I know you’re into track. How do you feel about the 100 meters?
Last year, I had a teammate, Caleb McMiller. He was No. 1 in the state and I was No. 2, and we would go at it. My fastest time in the 100 was 10.4. I ran that at the Lufkin district meet. I didn’t go to state. We were at (the UIL regional meet) and I had a bad start and just didn’t go. I was only a junior last year, so hopefully I can make a state run this year.
I don’t think football athletes understand the value of running track. Have you always done that?
Oh yeah. All the way back in middle school. Back then, we could run five events. So they’d stack me up with high jump, long jump, the relays and one individual event, which I think was the 100.
So are you doing any relay events this year?
I think I’m doing the 100 this year, maybe the 200. I’m going to try 300 hurdles this year, too. I know 200 and 300 are back-to-back, so I’m probably going to have to choose. And then a relay, probably the (400 meters). That’s what I’m working for — three gold medals at state so I can put ’em in my dorm room.
When did you realize you loved football?
Probably in Pop Warner. I just love the feeling. It gives me chill bumps when I break out. Mainly when I was growing up, I never played defense. I didn’t play any defense until my junior year. I was mainly an offensive guy, playing running back my whole life. But I fell in love with it. The energy, the feeling, it’s something I just fell in love with.
It looked like you had some awesome games at running back. But why do you think defense is where you’ll play in college?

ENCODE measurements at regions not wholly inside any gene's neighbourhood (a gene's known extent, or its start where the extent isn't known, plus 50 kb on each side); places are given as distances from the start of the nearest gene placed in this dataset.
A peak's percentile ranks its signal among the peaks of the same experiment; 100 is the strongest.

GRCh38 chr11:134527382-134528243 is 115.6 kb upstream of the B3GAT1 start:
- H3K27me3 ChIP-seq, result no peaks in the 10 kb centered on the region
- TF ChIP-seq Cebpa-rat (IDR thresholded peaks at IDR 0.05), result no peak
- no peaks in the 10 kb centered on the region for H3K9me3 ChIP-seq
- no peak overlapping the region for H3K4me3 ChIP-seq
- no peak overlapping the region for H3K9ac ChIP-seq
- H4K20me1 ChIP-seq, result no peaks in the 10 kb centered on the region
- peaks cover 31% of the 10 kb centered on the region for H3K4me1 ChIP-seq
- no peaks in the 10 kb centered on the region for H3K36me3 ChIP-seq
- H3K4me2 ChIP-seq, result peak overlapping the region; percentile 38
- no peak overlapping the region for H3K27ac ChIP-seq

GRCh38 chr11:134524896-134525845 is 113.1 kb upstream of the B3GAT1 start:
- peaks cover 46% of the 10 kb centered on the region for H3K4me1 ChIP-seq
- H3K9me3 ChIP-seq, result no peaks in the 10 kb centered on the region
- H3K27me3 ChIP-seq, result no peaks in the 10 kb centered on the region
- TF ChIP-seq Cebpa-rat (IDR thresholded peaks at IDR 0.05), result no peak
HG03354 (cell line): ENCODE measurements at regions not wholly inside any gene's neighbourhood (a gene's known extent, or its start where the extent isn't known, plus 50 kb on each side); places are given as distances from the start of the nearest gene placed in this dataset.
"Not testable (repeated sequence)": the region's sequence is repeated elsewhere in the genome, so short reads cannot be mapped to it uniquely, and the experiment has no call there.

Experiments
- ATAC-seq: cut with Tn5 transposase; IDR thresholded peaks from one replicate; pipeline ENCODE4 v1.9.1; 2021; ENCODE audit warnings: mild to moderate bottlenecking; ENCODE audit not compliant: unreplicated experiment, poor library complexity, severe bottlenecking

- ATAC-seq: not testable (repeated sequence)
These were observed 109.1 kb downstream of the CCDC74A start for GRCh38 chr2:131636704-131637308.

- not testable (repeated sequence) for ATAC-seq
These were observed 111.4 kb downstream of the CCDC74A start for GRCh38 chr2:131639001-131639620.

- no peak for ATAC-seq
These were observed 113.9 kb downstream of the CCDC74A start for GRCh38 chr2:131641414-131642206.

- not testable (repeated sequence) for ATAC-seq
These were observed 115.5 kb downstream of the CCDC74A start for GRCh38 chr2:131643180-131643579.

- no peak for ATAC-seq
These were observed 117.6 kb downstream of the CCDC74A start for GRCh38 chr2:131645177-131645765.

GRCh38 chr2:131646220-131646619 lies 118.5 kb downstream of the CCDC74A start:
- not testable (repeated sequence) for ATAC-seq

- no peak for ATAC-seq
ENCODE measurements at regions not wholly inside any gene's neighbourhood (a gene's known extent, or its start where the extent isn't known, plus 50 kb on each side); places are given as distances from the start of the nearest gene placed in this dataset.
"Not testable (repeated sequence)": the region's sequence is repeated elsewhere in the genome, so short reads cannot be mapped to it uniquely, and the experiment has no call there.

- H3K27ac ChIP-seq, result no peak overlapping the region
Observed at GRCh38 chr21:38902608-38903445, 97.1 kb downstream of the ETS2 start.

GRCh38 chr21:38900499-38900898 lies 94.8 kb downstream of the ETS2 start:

I think defense is where I’ll play in college because it’s just a better fit, really. Defense is where I’m going to click.
OK, let’s back up. Did you have college recruiters recruit you as an offensive player?
Yes, sir. Some at both positions. Memphis recruited me as an athlete. Tennessee actually was recruiting me as an offensive player, but the coach was a defensive coach, so he wanted to recruit me at corner.
What did you like about Texas? What gave the Longhorns points or took away from other schools? How did you weigh it?
I took visits, and they were good. But when I took my official visit to Texas, I mean, I’ve always been a little Texas fan. Tom Herman and the coaches were so welcoming. It just felt like family there, really. They were so honest, so real. I really just fell in love with the University of Texas.
Tyler is still a Texas town, right? Or, are there Texas A&M fans? Or is it 50-50?
Yeah, 50-50, really.
A lot of guys do form relationships with their recruiters. What did you make with all the staff changes at UT?
I was talking to my mom, and we had a feeling that my DB coach might get fired. I was talking to my mom and said, ‘Even if my coach gets fired, I’m not going to de-commit.’ Coaches get fired and hired. I’m going there to get my education and hopefully get to the next level. I didn’t see that coming, really. I mean, I saw it coming, but didn’t think it would happen.
Herman told reporters before the Alamo Bowl that his message to recruits was that you probably aren’t going to play for the same position coach your whole career. I’ll be honest, I was stunned that he was so open about that. Because it’s totally true.
I liked that about him, too. He was open and honest. He’s never going to hold back something. He’s going to tell you the truth. I really like that about Herman. I feel like more coaches should really do that. Most coaches tell recruits what they want to hear just to get them there. There’s something about Tom. He’s honest.